Reactivation of the hypnozoites has been reported for up to 30 years after the initial infection in humans. The factors precipating this reactivation are not known. In the species Plasmodium malariae, Plasmodium ovale and Plasmodium vivax hypnozoites have been shown to occur. Reactivation does not occur in infections with Plasmodium falciparum. It is not known if hypnozoite reactivaction may occur with any of the remaining species that infect humans but this is presumed to be the case.


The life cycle of Plasmodium is best understood in terms of its evolution.

The Apicomplexa—the phylum to which Plasmodium belongs—are thought to have originated within the Dinoflagellates, a large group of photosynthetic protozoa. It is thought that the ancestors of the Apicomplexa were originally prey organisms that evolved the ability to invade the intestinal cells and subsequently lost their photosynthetic ability. Some extant Dinoflagellates, however, can invade the bodies of jellyfish and continue to photosynthesize, which is possible because jellyfish bodies are almost transparent. In other organisms with opaque bodies this ability would most likely rapidly be lost.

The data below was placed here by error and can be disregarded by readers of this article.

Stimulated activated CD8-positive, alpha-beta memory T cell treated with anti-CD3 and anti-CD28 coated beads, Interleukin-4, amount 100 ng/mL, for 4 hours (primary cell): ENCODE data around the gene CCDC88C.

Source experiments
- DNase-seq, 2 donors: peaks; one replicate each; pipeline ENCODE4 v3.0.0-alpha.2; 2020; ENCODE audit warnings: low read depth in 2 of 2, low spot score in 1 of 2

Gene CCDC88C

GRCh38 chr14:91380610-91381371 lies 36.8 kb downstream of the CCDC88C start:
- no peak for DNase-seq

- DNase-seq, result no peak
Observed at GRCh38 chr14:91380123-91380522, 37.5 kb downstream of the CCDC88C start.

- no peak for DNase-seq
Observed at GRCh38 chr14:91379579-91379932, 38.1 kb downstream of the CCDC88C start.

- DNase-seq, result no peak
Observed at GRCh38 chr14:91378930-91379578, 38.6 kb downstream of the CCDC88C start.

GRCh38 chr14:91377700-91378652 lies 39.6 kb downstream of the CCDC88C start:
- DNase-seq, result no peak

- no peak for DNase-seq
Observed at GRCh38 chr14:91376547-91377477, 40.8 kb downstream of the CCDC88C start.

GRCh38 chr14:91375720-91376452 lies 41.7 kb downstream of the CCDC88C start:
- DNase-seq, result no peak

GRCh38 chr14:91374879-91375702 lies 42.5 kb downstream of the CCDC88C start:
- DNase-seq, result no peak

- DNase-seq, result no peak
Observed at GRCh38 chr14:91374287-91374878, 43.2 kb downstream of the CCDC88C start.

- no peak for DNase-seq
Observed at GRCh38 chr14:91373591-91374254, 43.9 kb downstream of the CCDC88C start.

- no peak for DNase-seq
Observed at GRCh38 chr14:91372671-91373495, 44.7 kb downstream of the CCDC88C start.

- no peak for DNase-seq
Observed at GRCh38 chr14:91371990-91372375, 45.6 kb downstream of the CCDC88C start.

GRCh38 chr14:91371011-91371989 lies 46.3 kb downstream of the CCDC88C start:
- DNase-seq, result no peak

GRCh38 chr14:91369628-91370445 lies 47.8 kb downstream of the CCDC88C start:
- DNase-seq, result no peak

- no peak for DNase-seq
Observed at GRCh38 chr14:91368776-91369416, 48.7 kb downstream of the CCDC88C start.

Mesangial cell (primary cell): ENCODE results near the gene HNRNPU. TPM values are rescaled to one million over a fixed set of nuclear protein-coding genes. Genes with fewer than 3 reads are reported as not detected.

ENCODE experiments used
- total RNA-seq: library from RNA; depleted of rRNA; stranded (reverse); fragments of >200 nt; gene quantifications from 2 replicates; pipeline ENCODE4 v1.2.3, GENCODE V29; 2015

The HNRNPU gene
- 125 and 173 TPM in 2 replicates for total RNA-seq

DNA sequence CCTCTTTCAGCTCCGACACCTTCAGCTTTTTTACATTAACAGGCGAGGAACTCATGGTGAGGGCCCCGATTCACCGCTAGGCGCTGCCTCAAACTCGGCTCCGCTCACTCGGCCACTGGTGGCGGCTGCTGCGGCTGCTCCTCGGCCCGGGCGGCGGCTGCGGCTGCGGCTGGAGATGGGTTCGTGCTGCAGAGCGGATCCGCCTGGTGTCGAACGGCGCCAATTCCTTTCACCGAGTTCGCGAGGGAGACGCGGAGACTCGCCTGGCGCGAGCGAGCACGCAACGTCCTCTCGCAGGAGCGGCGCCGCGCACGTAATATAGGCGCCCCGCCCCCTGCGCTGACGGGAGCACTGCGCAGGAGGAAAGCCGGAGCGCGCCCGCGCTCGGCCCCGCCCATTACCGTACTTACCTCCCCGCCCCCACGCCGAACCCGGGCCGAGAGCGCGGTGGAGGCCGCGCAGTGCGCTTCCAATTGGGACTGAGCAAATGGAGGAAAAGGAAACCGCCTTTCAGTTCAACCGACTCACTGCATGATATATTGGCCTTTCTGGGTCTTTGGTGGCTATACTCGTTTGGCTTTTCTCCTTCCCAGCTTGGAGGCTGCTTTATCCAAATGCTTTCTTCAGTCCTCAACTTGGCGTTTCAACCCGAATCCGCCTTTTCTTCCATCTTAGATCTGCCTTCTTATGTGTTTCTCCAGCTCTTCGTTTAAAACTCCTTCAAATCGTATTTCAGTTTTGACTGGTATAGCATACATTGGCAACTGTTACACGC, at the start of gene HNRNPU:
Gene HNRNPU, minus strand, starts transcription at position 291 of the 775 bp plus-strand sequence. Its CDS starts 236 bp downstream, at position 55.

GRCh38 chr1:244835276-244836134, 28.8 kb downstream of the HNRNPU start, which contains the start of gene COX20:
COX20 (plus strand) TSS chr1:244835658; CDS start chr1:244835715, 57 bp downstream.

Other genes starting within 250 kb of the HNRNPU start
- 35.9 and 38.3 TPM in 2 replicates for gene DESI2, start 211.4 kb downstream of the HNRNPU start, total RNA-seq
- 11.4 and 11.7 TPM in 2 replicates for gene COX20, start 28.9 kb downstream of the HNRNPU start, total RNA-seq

It is thought that Plasmodium evolved from a parasite spread by the fecal-oral route which infected the intestinal wall. At some point this parasite evolved the ability to infect the liver. This pattern is seen in the genus Cryptosporidium, to which Plasmodium is distantly related. At some later point this ancestor developed the ability to infect blood cells and to survive and infect mosquitoes. Plasmodium subsequently evolved a mechanism to invade the salivary glands of mosquitoes, allowing for transmission from mosquito to host. Once mosquito transmission was firmly established, the previous fecal-oral route was lost within the Plasmodium genus.[5]

The survivorship and relative fitness of mosquitoes are not adversely affected by Plasmodium infection which indicates the importance of vector fitness in shaping the evolution of Plasmodium.[6] Plasmodium has evolved the capability to manipulate mosquito feeding behavior. Mosquitoes harboring Plasmodium have a higher propensity to bite than uninfected mosquitoes. This tendency has facilitated the spread of Plasmodium to the various hosts. [7]